We’ve been anticipating proposed amendments to GINA (Genetic Information Nondiscrimination Act of 2008) for some time now. They were released Thursday October 29, 2015 and there is a 60 day period for public comment.
11 Things You Need to Know about the proposed amendments to GINA:
- Spouses that are participants in an employer’s health plan can be included in the wellness program. Spouses and family members who are not participating in the employer’s health plan are not included in the proposed exceptions under GINA, but the authors have requested comments regarding the extent to which the GINA regulations should allow inducements as part of such programs.
- Programs cannot ask the employee health questions about their spouse. This is already a Bravo standard practice. Spouses must sign separate notice and consent and provide their own information.
- Genetic information as previously defined for employees will include an exception for current or past health status as part of a health risk assessment (HRA) or medical examination (e.g. to detect high blood pressure, or high cholesterol) for spouses who are covered by the health plan. Truly genetic information cannot be requested in conjunction with an inducement (reward or penalty).
- As seen in the proposed amendments to the Americans with Disabilities Act (ADA), the total amount of inducements will be limited to 30% of premium. When spouses are included, 30% of “the cost of coverage in which a person is enrolled” will be permitted. This may not however apply to tobacco use (see #6).
- Here’s a twist – If an employee and spouse participate in the program, the employee’s portion of the reward would be limited to 30% of the cost of employee-only coverage. The difference between 30% of the applicable coverage and that number could be used for the spouse incentives. For example – if the family premium is $14,000, 30% would be $4,200. If the employee only premium is $6,000, 30% is $1,800. A plan could only use $1,800 for health-contingent incentives for employees but they could use the balance ($4,200 – $1,800 = $2,400) for the spouse. OR they could limit the spouse to $1,800 also and use the difference of $600 to reward participation in activities for the employee, spouse or family members (just not health-contingent programs).
- Based on #4 – it looks like the 30% limits will in fact include all participatory and outcomes-based inducements. Under GINA, 50% may be ok if the amount >30% is limited to tobacco/nicotine. Note however that the proposed ADA regulations indicated that only self-reported tobacco use could be used to exceed 30% of premium. If a blood test or other examination was required to determine tobacco or nicotine use, the total of all inducements, including tobacco use, would need to remain under 30% of premium. Final guidance under the ADA has not yet been issued.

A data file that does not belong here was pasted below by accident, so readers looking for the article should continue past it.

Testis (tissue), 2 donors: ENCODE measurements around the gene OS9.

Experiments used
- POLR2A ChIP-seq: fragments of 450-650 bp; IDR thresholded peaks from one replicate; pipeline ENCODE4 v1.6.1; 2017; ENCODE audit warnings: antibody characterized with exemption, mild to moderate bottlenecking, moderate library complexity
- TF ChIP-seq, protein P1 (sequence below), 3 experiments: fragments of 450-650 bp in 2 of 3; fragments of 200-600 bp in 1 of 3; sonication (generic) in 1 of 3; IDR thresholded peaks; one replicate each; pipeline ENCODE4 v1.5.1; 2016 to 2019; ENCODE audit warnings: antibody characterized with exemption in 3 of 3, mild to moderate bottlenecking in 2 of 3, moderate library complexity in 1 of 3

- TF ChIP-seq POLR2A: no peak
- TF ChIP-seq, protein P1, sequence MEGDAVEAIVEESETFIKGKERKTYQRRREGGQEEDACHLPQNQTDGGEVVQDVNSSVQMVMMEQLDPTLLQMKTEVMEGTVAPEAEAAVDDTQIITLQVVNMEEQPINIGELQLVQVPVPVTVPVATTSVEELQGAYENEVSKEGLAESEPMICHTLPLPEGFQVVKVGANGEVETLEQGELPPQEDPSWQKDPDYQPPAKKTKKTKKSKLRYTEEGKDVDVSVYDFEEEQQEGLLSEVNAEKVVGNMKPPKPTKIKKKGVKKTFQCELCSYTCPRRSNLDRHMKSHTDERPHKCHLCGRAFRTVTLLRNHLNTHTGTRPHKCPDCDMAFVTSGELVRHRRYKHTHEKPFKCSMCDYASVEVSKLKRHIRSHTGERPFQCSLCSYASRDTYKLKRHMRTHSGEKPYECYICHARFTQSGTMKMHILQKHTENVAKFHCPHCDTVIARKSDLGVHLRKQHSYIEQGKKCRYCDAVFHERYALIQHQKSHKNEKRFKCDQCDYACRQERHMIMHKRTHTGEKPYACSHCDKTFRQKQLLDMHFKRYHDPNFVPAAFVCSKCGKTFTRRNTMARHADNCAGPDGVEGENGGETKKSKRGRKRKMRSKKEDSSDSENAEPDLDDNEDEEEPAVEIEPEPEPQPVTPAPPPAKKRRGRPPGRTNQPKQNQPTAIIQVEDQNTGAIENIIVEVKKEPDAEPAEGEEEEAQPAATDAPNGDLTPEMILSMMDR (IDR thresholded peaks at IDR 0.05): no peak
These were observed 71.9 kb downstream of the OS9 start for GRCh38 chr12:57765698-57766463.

- The 30% calculation would include financial and “in-kind” inducements such as prizes and paid time off awards. Although there is a question posed about excluding rewards with a de minimus value. Examples of incentives that would need to be included in the calculation are Paid Time Off, merchandise or other prizes. All of these items should be part of the compliance testing, and not just amounts tied to premiums or plan designs.
- Consistent with the Affordable Care Act (ACA) and proposed ADA regulation amendments, inquiries and inducements must be part of a “reasonably designed wellness program”. They are seeking more comments on what this should minimally include but have currently adopted the ACA definition that the program is reasonably designed to promote health or prevent disease and includes follow up information and health advice (not just a reward or penalty). This is directly in line with the focus of Bravo’s health risk assessment – Know Your Number®. If you do not have this currently as part of your plan, contact us to learn more.
- There are clear prohibitions on selling data gathered through a wellness plan or using it for target marketing to consumers.
- They are requesting comments on some of the same items we saw under ADA. Some of those items include: should a personal certification from a medical professional trump all other requirements, how should data be secured and protected, requirements for the notice, etc.
- They are also asking if wellness programs should be allowed to obtain claims data and/or medical records data.